If so: yikes. Please let me do a better job of keeping my own work grounded. Will you (whoever you are reading this because you’re most likely someone who knows me in real life) feel free to tell me if/when I say things that are incredibly confusing?

So, I suppose that this is a long way of saying that I’ve been given a lot of time to fend for myself, which inevitably leads me to draw ever inward, and even more inevitably, perhaps gives me just a wee too much time to reflect upon why I am there in the first place and how this compares to my academic experiences.

Oh, and if you’ve made it here, you’ve definitely earned this (because come on, INEVITABLE):

Extra! Extra! On Rhetorical Newspaper Analyses

Have I mentioned here before that I work an additional job as a freelance (ghost) editor for a college and career counselor?

Well, I’m mentioning it now and for one reason in particular: the ubiquitous “newspaper rhetoric” assignment.

You know the one: choose three newspaper articles and analyze whether they “effectively” convey their purpose or not. (Something that follows these kinds of standards).

I’ve always had some trouble accepting this assignment and it primarily hinges upon the word, “effective.” Effective to whom? Effective for what? Effective to what ends? This seems to be a key piece missing in the explication of the assignment.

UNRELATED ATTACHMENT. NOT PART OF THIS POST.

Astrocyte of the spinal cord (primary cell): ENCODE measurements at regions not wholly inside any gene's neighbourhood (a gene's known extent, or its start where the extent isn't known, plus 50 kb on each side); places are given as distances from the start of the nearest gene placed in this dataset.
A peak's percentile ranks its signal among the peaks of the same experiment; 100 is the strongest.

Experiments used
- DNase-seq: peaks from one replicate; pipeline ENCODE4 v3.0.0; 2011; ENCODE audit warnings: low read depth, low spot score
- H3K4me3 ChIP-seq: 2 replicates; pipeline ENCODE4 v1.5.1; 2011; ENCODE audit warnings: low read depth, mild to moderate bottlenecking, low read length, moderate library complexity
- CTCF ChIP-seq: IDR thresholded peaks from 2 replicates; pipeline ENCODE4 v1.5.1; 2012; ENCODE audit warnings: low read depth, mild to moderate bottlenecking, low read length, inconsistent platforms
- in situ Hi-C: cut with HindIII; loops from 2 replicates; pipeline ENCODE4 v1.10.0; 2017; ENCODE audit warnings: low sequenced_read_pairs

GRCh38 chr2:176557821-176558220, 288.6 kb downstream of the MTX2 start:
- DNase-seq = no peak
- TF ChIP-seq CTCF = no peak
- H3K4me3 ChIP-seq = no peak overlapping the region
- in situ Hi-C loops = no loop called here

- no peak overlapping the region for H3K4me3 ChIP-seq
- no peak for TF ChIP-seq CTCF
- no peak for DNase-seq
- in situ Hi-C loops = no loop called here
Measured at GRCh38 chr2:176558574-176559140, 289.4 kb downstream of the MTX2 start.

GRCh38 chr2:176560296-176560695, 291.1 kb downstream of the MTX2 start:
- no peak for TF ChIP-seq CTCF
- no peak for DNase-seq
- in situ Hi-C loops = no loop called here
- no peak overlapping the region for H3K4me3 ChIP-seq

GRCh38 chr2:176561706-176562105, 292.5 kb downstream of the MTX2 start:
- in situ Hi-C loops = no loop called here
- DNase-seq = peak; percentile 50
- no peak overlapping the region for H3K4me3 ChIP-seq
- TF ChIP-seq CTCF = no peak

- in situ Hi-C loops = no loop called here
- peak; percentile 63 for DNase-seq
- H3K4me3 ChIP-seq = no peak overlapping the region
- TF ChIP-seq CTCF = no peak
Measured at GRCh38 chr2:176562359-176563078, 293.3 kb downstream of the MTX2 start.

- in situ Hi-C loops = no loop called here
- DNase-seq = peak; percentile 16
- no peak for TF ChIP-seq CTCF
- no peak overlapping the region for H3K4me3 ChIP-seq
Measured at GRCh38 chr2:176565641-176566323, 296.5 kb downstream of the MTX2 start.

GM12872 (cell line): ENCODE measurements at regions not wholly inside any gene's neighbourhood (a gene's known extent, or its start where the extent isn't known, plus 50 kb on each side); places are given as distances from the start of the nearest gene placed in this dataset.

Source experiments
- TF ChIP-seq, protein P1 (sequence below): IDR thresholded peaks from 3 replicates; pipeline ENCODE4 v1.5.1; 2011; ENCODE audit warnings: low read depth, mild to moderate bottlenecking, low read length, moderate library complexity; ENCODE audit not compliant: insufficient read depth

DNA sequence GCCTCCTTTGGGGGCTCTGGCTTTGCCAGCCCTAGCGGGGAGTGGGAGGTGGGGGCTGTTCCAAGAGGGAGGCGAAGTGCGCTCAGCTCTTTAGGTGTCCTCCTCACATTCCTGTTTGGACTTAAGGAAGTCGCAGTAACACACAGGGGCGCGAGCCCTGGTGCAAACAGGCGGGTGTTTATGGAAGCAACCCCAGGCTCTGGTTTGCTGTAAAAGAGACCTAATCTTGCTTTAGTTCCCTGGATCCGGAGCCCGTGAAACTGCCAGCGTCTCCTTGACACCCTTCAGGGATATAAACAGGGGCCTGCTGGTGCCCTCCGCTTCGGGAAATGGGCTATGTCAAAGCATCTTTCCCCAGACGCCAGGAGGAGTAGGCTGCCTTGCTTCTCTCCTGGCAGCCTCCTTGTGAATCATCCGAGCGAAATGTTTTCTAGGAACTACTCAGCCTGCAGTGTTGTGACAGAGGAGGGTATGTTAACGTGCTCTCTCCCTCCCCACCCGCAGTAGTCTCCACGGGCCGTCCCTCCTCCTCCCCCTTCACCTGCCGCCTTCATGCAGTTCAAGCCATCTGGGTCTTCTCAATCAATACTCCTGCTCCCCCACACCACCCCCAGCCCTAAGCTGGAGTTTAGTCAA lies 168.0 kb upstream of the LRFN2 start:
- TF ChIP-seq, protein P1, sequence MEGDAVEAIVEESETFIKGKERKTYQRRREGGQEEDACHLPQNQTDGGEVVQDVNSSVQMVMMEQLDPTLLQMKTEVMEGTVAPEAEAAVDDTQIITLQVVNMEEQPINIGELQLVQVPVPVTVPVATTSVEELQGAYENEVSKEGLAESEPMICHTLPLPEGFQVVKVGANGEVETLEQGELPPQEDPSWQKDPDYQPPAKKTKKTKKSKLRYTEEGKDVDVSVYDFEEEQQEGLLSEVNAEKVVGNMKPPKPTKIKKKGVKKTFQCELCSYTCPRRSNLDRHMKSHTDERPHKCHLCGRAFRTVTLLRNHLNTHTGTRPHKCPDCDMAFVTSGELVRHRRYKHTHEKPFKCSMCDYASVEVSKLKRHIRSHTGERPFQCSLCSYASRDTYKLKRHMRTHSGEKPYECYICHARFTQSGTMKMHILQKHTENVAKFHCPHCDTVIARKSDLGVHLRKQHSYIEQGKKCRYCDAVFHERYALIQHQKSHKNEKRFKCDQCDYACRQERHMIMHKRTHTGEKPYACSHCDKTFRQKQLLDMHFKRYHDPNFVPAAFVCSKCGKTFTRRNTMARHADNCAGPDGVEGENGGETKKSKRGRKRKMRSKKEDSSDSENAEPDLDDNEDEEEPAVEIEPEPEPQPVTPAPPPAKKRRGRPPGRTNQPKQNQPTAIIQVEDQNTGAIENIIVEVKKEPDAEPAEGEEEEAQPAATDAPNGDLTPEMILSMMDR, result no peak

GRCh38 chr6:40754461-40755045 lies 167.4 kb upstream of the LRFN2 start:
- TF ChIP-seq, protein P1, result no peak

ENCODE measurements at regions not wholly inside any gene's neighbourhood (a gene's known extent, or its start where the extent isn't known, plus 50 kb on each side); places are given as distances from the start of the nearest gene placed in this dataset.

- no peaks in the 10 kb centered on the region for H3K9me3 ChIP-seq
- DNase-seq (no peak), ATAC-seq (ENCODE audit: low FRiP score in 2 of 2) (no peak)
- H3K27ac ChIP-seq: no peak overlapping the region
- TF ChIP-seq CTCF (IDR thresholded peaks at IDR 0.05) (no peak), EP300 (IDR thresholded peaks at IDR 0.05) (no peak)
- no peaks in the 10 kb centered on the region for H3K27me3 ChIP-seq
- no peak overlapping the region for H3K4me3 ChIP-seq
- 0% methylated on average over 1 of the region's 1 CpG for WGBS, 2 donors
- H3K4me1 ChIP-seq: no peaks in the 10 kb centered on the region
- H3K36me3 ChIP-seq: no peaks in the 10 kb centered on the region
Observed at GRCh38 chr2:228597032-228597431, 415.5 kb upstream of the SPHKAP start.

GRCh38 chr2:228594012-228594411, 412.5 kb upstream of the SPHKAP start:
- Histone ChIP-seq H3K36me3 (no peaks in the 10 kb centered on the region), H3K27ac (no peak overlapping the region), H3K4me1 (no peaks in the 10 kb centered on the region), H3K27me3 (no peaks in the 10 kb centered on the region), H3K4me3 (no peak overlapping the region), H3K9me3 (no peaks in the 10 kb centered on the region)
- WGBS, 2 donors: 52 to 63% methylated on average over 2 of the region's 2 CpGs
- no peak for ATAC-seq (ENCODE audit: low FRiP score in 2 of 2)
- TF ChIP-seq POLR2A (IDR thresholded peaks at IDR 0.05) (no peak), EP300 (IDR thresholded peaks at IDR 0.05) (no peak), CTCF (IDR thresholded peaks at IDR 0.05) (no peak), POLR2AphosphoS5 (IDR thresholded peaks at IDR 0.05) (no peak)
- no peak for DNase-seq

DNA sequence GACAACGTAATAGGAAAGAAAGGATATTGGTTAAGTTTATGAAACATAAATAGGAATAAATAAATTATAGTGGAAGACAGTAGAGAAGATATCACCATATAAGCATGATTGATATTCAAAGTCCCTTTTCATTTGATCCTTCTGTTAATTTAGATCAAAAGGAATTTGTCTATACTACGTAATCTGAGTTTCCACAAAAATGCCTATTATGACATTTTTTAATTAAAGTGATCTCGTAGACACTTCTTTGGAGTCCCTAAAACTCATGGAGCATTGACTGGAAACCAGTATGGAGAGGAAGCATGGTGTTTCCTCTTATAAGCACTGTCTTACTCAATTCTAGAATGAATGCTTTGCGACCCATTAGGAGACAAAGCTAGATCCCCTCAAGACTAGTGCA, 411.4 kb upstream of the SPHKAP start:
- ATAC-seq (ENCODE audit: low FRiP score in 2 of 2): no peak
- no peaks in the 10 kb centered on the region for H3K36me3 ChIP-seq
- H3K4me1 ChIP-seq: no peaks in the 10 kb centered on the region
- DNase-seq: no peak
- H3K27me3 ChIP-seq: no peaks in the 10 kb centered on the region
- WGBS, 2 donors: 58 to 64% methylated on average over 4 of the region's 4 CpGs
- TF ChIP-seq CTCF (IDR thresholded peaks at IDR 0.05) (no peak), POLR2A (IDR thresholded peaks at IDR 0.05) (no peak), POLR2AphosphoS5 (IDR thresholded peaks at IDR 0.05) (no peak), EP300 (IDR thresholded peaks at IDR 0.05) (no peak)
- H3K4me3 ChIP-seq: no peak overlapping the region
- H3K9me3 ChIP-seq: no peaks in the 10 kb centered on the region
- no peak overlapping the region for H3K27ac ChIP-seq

Anyway, as a freelance (ghost) editor, I basically revise whatever my boss sends me to revise. I’m completely invisible to the student; I make line edits in Microsoft Word, send those line edits and documents back to my boss, and he sends my line edits to the students. I don’t think the students know where these magical edits come from. I don’t think these students care.

All of that background aside, I’ve seen a surprising number of these newspaper rhetoric essays recently and, indeed, students seem to respond to them in roughly the same way, citing “objectivity” and “clarity” as signs of “effectiveness.”

Yet interestingly, they often choose newspaper articles that are neither “objective” nor particularly “clear.” Indeed, it seems that in every rhetoric assignment I’ve read thus far, students have been drawn to assessing articles composed as blogs rather than true-to-form “articles.”